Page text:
a La Monnoy loc. cit. p. 376, 377...
6 Not understanding thoroughly the Italian itself, I am obliged in
this English translation to follow and depend upon the Latin one of Mr. Fabritius:
Esfus, encircles Virgin, with
the author (Baner faw him,
« Jesus, encircled with glory, came into the parlour, wherein « were Mary the Virgin, with her two sisters, Martha, with « Mary Magdalen, Lazarus, with the author (Barnabas), and « John, with James and Peter; who, when they saw him, « fell down on the ground almost dead with the surprise. “ Whereupon Jesus, lifting up his mother and the rest of « them from the ground, faid, Fear not, for I am Jefus ; « mourn not, for I am alive, and not dead. But still they all « ftood perfectly astonished at the fight of Jesus, whom they « really believed to have been dead. At length the Virgin « very mournfully addressed herself to him, and said, I be“ feech you, my son, how came it to pass, that since God had “ given you power of raising up the dead to life, he should pera “ mit you to be so betrayed to death, to the disgrace of your re« lations and friends, as well as the reproach of your doctrine, « inasmuch as all that had any kindness for you were astonished « even almost unto death? Then Jesus embracing his mother, a faid, Believe me, my mother, for I positively affirm that I « was never dead, for God has reserved me even to the end of “ the world. When he had thus faid, he desired the four an“ gels that they would shew themselves, and testify how the a whole affair was managed. The angels then appeared like « four suns in their greatest brightness, whereupon they all “ fell down again upon the ground at the surprize, as persons “ that were dead. Then Jesus gave them four linen cloths, “ that being covered with them, his mother and the rest of “ the company might be able to bear the sight of them, and “ hear them speak. Lifting them then all from the ground, 6 he encouraged them, and said, These are the ministers of. « God, Gabriel, who carries and delivers the secret messages “ of God; Michael, who battles against the enemies of God; « Raphael, who takes charge of the souls of them who die; « Uriel, who on the last day fall gather all to judgment. « Then the angels declared to the Virgin (that which God “ had commanded them by Jefus) how that Judas was trans“ formed [into the likeness of Jesus] that fo himself might as fuffer the punishment, which he designed to have brought “ upon another. Hereupon the author (Barnabas) spake, M 3
« and said, Master, may I have the same liberty of proposing a “ question to you now, which I heretofore had when you cona “ versed with us? Jesus answered, Barnabas, propose what “ questions you have a mind, and I will reply to them. The « author (Barnabas) then said, O my master, fince God is mer. « ciful, why would he fo torment us, and make us to believe you “ were really dead, and your mother to grieve almost to death? « And as to yourself, who are the holy one of God, why would « God permit you to be brought under such disgrace, as though “ you had been executed with felons in mount Calvary? Jesus “ answered, Oh, Barnabas, believe me, every sin, though it be “ a small one, is very severely punished by God, to whom it is « offensive. Inasmuch therefore as my mother and my faithful « disciples loved me with some mixture of earthly love, the right“ eous God was pleased now to punish them for that love, that « they might not hereafter suffer for it in the flames of hell. « And as for my part, although I lived a very blameless life in " the world, yet fince men called me God, and the fon of God, “ it pleased God, in order to prevent my being mocked by devils « in the judgment day, that I should suffer disgrace in this « world by the death of Judas, all men being persuaded that I “ really died on the cross. Wherefore this reproach fhall last « till the coming of Mahomet, who, when he shall come into the « world, will deliver all those who believe the law of God from “ this error."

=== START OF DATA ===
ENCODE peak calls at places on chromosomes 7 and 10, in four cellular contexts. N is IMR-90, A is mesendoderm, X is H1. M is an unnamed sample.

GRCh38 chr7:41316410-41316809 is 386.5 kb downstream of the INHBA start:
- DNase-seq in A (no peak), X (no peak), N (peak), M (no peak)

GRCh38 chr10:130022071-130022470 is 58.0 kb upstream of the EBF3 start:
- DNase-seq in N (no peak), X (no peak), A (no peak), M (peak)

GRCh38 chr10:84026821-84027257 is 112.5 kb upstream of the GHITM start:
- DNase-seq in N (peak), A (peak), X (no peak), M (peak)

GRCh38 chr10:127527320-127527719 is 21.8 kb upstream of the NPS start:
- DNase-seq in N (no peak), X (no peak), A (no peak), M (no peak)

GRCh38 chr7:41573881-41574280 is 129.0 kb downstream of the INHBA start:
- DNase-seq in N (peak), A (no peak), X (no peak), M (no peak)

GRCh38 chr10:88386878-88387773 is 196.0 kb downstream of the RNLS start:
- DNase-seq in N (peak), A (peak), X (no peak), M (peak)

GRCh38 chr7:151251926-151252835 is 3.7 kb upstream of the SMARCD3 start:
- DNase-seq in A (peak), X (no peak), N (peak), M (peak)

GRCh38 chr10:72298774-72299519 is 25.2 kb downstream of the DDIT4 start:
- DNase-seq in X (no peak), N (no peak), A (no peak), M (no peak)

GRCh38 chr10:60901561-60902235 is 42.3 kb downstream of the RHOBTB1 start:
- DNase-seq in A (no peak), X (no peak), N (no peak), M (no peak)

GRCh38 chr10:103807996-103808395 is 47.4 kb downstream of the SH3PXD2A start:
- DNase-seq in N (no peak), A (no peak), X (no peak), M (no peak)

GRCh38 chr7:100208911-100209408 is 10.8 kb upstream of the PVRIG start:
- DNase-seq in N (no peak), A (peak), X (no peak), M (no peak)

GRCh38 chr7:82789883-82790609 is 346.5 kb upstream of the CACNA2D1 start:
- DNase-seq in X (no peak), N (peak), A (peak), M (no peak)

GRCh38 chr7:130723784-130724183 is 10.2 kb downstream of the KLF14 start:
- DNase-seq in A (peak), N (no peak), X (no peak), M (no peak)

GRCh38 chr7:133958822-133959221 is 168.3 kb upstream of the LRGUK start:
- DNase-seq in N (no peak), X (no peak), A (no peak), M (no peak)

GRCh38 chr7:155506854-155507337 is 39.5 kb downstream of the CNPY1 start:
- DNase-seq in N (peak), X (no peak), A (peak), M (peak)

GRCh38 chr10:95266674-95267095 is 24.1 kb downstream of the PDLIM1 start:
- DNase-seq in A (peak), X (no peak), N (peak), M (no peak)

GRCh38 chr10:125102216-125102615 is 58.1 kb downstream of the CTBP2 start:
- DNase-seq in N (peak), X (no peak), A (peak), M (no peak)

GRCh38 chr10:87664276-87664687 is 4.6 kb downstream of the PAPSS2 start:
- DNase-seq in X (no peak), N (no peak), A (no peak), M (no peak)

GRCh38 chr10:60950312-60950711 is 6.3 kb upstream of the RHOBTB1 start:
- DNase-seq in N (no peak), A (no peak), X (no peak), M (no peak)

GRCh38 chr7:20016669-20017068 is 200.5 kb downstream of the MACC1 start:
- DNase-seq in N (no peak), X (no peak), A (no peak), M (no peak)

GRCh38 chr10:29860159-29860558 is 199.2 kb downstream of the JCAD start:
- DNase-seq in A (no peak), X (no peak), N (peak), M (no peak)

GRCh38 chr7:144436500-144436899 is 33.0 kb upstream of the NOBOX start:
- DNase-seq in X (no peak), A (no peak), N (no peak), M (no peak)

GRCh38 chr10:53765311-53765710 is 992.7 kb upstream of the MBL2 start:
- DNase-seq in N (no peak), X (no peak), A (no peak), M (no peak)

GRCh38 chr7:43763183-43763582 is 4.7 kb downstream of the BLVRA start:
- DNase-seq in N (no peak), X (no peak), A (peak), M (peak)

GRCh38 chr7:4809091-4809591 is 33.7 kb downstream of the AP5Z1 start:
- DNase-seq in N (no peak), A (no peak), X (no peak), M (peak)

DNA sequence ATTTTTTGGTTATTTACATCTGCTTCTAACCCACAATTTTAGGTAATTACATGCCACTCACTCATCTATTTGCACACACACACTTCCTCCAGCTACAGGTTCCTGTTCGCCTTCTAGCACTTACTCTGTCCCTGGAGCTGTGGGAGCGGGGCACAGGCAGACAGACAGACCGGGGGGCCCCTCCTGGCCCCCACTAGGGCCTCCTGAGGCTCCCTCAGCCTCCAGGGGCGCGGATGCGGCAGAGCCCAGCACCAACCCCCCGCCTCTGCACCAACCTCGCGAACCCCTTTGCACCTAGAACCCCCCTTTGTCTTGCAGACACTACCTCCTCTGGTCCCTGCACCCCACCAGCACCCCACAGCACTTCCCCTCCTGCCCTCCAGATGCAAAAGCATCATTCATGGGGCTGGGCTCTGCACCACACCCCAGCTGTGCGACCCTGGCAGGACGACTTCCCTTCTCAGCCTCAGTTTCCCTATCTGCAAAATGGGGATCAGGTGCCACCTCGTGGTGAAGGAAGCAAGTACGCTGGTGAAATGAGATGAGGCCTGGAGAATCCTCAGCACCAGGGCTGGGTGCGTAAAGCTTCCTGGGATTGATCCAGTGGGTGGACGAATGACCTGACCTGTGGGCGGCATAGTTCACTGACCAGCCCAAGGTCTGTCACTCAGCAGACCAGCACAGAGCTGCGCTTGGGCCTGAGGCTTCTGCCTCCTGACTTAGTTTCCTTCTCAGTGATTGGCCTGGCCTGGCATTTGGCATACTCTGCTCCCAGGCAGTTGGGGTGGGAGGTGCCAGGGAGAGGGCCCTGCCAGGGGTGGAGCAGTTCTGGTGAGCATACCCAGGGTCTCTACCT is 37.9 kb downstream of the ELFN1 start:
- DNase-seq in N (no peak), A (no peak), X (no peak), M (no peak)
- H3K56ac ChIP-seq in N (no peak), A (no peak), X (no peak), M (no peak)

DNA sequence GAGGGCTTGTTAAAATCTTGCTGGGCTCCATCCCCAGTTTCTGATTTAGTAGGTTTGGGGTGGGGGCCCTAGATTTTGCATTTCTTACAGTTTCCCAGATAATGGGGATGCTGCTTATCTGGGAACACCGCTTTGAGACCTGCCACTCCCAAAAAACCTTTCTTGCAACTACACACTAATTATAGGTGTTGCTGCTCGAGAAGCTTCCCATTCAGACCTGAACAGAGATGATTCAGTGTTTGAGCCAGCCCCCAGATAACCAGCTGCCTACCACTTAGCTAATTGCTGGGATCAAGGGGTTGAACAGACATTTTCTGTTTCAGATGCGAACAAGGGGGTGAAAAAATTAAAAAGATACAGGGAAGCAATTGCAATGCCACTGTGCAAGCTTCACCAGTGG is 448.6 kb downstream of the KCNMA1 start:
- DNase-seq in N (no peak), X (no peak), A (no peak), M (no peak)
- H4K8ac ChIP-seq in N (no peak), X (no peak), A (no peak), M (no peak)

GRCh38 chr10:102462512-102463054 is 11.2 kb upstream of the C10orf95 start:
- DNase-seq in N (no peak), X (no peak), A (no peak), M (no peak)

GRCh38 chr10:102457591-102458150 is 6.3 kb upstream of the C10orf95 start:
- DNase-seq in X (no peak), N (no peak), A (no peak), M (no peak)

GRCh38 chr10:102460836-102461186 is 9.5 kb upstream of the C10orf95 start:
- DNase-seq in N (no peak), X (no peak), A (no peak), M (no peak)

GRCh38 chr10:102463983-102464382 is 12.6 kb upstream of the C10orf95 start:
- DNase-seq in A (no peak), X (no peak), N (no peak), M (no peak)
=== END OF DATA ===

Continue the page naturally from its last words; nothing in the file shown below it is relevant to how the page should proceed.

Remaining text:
In another part of this Gospel, Mahomet is expressly named for the Paraclete or Comforter promised to come, John xiv. 16, 26. and xvi. 7. and in several places foretold as the designed accomplisher of God's economy towards men. It is, in short, says Mr. Toland", the antient Ebionite or Nam zarene system, as to the making Jesus a mere man (though not with them the son of Joseph, but divinely conceived by the Virgin Mary), and agrees in every thing almost with the scheme of our modern Unitarians, excepting the history of his death and refura rection, about which a very different account is given from that in our Gospels, but perfectly conformable to the tradition of the Nazaren. p. 16.